McIvor Family History

Graham, Howell, McIvor/McIver, Schnurr, Steen, Williams…& related families

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by Wilson E. McIvor

“That game with the fifteen numbered balls is the devil’s tool”

Music Man, 1962

Royal Pittman McIvor, born 1876, was the son of Hugh Eugene McIvor and Elizabeth McCaul.  He inherited his somewhat unusual name from grandfather Royal McCaul and on the other side he was the grandson of Christoper McIver, sometimes called “Old Kit”.  Kit had moved into Lynchburg from Bedford County about 1830 when he was young Kit, married into the Halsey family and managed to do well for himself in business and property. He lived for a time on his property in Amherst County where he sold a right of way to the Orange and Alexandria Railroad and had a station on the property with “McIvor” on it.  In 1905, three stops were combined and created Monroe, of which half the land had once belonged to Kit. Kit died December 19, 1882 when Roy was six years old. While owning considerable land in Amherst County, Kit was more a citizen of Lynchburg than Amherst and his obituary lists him as “the oldest inhabitant of the city, save one”.

On December 15, 1894, when Roy was 18 years old, his father Eugene was killed in a hunting incident. James Monroe Watts was with Hugh Eugene, reported the incident, and a few months later would become Roy’s stepfather. When he was 23, Roy was living with his extended family and listed as a “call boy” on the railroad, essentially a messenger boy rounding up train crews for runs.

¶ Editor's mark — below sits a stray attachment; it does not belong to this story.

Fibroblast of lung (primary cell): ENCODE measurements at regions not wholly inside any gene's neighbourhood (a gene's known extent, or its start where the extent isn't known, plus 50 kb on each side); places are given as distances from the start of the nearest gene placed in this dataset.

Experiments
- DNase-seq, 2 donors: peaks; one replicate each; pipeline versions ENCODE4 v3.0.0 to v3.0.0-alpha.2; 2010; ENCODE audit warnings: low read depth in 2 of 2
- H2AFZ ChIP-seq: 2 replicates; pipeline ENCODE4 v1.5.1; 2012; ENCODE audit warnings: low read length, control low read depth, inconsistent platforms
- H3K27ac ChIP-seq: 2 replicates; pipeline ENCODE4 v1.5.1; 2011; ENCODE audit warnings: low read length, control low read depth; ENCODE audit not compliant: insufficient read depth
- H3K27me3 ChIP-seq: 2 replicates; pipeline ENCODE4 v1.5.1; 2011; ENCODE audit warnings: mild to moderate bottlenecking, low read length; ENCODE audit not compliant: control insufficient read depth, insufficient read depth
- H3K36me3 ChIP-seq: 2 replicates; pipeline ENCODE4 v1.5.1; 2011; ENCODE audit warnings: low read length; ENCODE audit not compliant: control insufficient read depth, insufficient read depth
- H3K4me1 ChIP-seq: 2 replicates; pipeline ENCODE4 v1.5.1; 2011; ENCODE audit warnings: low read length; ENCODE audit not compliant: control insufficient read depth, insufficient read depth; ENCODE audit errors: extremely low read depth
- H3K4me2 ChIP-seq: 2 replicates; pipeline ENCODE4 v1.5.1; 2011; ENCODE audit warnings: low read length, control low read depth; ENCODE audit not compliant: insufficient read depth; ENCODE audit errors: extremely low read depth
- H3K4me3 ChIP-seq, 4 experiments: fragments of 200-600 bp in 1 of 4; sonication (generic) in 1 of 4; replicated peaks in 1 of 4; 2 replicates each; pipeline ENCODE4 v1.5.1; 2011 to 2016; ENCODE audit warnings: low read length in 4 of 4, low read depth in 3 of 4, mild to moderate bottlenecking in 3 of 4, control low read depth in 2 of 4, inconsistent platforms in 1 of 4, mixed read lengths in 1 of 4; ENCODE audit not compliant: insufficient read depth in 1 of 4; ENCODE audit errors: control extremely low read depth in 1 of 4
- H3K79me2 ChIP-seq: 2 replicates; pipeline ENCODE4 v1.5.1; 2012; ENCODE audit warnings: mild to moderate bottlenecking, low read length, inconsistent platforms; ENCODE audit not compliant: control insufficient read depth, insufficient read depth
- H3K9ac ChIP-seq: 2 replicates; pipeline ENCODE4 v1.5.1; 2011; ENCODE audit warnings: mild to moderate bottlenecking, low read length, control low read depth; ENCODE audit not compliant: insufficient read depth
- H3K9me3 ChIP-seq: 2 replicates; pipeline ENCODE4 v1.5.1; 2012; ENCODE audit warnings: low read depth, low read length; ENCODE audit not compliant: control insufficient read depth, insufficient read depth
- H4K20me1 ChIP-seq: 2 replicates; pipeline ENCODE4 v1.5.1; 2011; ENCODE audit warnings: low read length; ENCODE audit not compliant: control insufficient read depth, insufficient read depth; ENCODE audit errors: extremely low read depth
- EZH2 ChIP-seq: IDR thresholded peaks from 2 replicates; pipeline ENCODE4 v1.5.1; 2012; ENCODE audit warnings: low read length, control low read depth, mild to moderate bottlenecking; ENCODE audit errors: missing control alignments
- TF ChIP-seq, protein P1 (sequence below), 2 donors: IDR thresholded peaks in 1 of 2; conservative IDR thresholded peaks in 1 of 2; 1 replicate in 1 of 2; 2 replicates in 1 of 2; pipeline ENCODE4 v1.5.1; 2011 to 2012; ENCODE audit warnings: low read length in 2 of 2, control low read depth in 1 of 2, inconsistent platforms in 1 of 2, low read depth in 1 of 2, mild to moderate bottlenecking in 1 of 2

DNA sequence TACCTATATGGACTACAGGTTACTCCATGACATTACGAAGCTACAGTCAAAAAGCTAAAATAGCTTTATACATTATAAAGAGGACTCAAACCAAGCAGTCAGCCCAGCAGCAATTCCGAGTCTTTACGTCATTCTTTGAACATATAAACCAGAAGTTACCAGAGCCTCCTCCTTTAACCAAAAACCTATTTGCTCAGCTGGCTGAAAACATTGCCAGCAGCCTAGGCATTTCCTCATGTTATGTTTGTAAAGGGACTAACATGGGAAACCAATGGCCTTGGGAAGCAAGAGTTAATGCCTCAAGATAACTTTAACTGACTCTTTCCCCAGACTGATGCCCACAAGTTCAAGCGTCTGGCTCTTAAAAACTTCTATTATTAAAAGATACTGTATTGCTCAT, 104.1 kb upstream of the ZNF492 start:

Royal’s uncle, William Daniel, had served in the Amherst Battery with George Frederick Steen. Whether it was through that association or another, Royal met and became enamored with George Steen’s daughter, Carrie Elizabeth, and while Carrie evidently shared the feelings, her family objected.  Could it be possible that the objection was over Roy being a call boy, or perhaps he had recently acquired a billiard room? The oldest of Carrie’s siblings was Walter Clarence who had a strong role in the family and was known to be straight laced. Though his sister Carrie said he used to chew, Clarence did not smoke, did not drink, and did not cuss; chances are he didn’t play pool either. Later, he would be the registrar in Monroe for many years. He and Royal were the same age.

Whatever the source of contention, Roy and Carrie went to North Carolina to be married. Jim Ford, Roy’s brother-in-law, was one of the witnesses on December 22, 1903. Almost exactly a year later, they would have a girl, Annie Elizabeth. A month more than a year after that, January 1906, the baby died; another month and a son was born followed two years later by a daughter.